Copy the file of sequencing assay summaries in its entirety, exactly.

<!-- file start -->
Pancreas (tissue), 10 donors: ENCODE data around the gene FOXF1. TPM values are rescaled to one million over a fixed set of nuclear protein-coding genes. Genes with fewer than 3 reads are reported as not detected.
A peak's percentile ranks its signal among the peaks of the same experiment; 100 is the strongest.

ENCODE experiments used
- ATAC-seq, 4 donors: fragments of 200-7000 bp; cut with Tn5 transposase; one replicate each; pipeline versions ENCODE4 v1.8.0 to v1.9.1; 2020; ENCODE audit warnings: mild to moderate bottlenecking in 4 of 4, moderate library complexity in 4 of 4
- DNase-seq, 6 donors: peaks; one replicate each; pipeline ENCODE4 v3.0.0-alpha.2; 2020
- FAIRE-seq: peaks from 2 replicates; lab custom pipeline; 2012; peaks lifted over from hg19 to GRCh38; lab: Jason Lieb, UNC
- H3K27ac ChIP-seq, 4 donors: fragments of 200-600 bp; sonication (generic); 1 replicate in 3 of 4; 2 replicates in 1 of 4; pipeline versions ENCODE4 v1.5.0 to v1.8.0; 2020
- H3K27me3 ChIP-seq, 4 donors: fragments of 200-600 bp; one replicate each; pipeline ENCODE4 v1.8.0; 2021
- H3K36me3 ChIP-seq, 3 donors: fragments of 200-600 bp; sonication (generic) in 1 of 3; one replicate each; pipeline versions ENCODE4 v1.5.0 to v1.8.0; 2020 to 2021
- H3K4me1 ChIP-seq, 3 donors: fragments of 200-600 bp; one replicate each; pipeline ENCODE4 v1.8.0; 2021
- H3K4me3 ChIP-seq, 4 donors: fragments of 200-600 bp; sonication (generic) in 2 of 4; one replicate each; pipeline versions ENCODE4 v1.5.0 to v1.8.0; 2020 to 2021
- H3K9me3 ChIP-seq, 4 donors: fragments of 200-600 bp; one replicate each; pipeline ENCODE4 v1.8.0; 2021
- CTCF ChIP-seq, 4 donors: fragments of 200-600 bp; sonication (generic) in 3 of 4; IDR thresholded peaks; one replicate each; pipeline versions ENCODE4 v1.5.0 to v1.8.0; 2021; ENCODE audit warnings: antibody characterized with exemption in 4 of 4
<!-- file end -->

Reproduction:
Pancreas (tissue), 10 donors: ENCODE data around the gene FOXF1. TPM values are rescaled to one million over a fixed set of nuclear protein-coding genes. Genes with fewer than 3 reads are reported as not detected.
A peak's percentile ranks its signal among the peaks of the same experiment; 100 is the strongest.

ENCODE experiments used
- ATAC-seq, 4 donors: fragments of 200-7000 bp; cut with Tn5 transposase; one replicate each; pipeline versions ENCODE4 v1.8.0 to v1.9.1; 2020; ENCODE audit warnings: mild to moderate bottlenecking in 4 of 4, moderate library complexity in 4 of 4
- DNase-seq, 6 donors: peaks; one replicate each; pipeline ENCODE4 v3.0.0-alpha.2; 2020
- FAIRE-seq: peaks from 2 replicates; lab custom pipeline; 2012; peaks lifted over from hg19 to GRCh38; lab: Jason Lieb, UNC
- H3K27ac ChIP-seq, 4 donors: fragments of 200-600 bp; sonication (generic); 1 replicate in 3 of 4; 2 replicates in 1 of 4; pipeline versions ENCODE4 v1.5.0 to v1.8.0; 2020
- H3K27me3 ChIP-seq, 4 donors: fragments of 200-600 bp; one replicate each; pipeline ENCODE4 v1.8.0; 2021
- H3K36me3 ChIP-seq, 3 donors: fragments of 200-600 bp; sonication (generic) in 1 of 3; one replicate each; pipeline versions ENCODE4 v1.5.0 to v1.8.0; 2020 to 2021
- H3K4me1 ChIP-seq, 3 donors: fragments of 200-600 bp; one replicate each; pipeline ENCODE4 v1.8.0; 2021
- H3K4me3 ChIP-seq, 4 donors: fragments of 200-600 bp; sonication (generic) in 2 of 4; one replicate each; pipeline versions ENCODE4 v1.5.0 to v1.8.0; 2020 to 2021
- H3K9me3 ChIP-seq, 4 donors: fragments of 200-600 bp; one replicate each; pipeline ENCODE4 v1.8.0; 2021
- CTCF ChIP-seq, 4 donors: fragments of 200-600 bp; sonication (generic) in 3 of 4; IDR thresholded peaks; one replicate each; pipeline versions ENCODE4 v1.5.0 to v1.8.0; 2021; ENCODE audit warnings: antibody characterized with exemption in 4 of 4